People with bodily intelligences use their body to communicate and solve problems. They are good with objects and activities involving their body, hands and fingers.

People with Bodily Intelligence prefer to learn trough their body or feelings. These people are more successful in learning if they can touch, manipulate and move or feel whatever they are learning.

Children with high Kinesthetic Intelligence learn best with activities: games, acting, hands-on tasks, building. These kids process the information by applying and through bodily sensation; for example in a classroom where people from history is acted out or an assignment which allow them build something such as Lego towers etc.

Children with Bodily Intelligence like being physically active, playing sports, dancing, and acting. They like doing crafts and working on mechanical projects.

Musical Intelligence: Capacity to understand and express oneself musically.

People with musical intelligence have ability to here and recognize tones, rhythms and musical patterns. They are even sensitive to nonverbal sounds in the environment. These people enjoy listening to music and singing to themselves.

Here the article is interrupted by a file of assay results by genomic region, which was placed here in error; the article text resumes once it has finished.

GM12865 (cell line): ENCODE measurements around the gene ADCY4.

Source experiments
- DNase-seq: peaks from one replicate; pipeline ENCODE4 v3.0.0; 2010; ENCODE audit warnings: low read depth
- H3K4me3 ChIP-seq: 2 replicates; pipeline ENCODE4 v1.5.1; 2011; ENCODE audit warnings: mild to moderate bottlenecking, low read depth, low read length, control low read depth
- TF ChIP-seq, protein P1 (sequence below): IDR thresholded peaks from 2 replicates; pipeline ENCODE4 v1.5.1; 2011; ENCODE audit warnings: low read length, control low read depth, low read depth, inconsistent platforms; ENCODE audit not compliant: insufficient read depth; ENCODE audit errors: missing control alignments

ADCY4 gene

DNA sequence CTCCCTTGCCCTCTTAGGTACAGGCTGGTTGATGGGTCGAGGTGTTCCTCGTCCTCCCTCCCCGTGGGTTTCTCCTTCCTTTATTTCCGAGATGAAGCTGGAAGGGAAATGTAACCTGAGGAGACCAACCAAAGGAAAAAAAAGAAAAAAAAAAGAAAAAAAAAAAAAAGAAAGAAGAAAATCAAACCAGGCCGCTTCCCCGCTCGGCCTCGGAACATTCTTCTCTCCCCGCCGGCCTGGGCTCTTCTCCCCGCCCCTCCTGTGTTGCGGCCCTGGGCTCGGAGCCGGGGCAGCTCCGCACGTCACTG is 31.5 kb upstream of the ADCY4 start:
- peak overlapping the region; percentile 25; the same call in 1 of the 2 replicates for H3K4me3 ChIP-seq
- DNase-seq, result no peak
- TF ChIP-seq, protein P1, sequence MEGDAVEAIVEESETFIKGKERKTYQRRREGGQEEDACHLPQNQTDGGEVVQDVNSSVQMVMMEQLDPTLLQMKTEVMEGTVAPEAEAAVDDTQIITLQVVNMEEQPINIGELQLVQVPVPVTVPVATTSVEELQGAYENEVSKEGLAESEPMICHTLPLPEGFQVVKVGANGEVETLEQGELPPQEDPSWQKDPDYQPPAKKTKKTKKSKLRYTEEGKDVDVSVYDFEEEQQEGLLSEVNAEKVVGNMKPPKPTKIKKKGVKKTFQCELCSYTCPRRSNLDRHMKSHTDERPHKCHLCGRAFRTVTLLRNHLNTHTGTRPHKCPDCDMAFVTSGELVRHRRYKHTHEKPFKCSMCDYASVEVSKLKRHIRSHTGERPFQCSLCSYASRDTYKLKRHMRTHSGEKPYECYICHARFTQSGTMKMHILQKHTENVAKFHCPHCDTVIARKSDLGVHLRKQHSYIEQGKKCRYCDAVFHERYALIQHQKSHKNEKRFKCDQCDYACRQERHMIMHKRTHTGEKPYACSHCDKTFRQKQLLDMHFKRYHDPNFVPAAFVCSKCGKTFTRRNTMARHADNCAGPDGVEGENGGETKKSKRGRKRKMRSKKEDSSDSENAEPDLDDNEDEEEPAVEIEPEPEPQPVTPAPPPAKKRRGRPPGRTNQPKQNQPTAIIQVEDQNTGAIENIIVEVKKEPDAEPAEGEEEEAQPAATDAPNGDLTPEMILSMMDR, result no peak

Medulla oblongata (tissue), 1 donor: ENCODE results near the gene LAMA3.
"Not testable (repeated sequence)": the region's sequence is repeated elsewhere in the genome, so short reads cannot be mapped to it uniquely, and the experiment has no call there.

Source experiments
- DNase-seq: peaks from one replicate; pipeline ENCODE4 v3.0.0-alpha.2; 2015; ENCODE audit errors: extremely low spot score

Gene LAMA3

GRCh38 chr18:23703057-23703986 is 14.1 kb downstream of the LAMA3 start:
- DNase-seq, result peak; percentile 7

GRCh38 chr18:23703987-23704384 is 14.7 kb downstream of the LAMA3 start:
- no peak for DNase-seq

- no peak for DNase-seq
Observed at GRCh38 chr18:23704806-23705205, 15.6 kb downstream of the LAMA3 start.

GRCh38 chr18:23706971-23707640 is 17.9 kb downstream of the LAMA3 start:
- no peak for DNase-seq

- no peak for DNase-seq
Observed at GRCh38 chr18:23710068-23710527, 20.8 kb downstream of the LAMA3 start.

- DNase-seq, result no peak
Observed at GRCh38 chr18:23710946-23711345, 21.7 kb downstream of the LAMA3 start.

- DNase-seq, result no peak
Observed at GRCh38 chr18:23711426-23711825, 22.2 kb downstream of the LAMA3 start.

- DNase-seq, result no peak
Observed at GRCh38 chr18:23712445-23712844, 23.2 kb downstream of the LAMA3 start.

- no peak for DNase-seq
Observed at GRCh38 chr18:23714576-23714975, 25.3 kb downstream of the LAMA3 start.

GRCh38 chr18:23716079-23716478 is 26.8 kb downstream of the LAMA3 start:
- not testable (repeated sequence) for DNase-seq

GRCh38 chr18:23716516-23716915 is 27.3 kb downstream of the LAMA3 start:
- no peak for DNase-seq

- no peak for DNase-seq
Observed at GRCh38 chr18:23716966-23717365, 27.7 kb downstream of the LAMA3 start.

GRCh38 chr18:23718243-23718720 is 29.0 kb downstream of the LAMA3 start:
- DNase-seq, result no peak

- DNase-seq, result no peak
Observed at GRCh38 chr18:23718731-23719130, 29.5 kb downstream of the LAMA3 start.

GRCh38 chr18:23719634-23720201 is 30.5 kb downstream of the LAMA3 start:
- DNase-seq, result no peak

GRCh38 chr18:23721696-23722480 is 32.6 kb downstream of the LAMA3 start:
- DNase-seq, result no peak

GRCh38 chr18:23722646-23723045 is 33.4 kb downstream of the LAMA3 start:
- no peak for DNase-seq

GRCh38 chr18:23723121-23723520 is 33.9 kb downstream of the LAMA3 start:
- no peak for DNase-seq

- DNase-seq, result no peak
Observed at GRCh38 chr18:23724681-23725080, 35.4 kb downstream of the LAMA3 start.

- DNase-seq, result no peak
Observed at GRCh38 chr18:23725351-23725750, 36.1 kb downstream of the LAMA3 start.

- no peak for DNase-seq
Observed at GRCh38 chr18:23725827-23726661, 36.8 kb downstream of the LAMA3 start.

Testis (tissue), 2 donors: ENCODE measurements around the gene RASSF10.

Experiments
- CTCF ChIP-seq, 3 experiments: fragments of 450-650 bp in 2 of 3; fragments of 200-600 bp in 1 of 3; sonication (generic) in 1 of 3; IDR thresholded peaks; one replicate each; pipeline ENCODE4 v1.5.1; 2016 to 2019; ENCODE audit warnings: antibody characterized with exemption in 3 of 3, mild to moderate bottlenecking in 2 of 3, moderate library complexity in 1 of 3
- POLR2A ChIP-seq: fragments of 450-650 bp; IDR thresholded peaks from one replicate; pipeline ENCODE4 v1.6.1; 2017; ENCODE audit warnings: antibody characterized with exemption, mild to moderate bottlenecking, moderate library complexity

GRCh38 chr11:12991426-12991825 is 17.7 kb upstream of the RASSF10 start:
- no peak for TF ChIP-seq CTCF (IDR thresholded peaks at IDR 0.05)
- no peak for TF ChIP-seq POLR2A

Musical children usually play a musical instrument. They participate in school choir or school band. They like to sing or drum to themselves. They can remember and repeat a melody after listening it to once. They have ability to understand the structure of music to create melodies and rhythms. They learn through rhythm and melody. They need music to study or learn new things more easily if sung, tapped out, or whistled.

Interpersonal Intelligence: Ability to understand people and relationships.

People with interpersonal intelligence understand and care about people and their feelings, and interact effectively with them. They approach people with empathy and recognize differences among people and value their point of view with sensitivity to their motives, moods and intentions. These people are sensitive to facial expressions, gestures and voice. They always get along with others and they are able to maintain good relationships with one or more people among family and friends.

Kids with Interpersonal Intelligence have more than one friend. They care about their friends and like to help to solve their problems. These kids like to teach other kids, take place in school organizations and clubs. They have the ability to influence people and are natural leaders.

Intrapersonal Intelligence: Ability to think about and understand one’s self.

People with Intrapersonal Intelligence are aware of their strengths and weaknesses, moods and motivations. They have the ability for self discipline to achieve personal goals.

These children are self-motivated. They can monitor their thoughts and feelings and control them effectively. Intrapersonal children need their own quiet space most of the time, they prefer to study individually and learn best through observing and listening. These children like to play by them selves. They use self-knowledge to make decisions to set goals. They are sensitive to their own feelings and moods.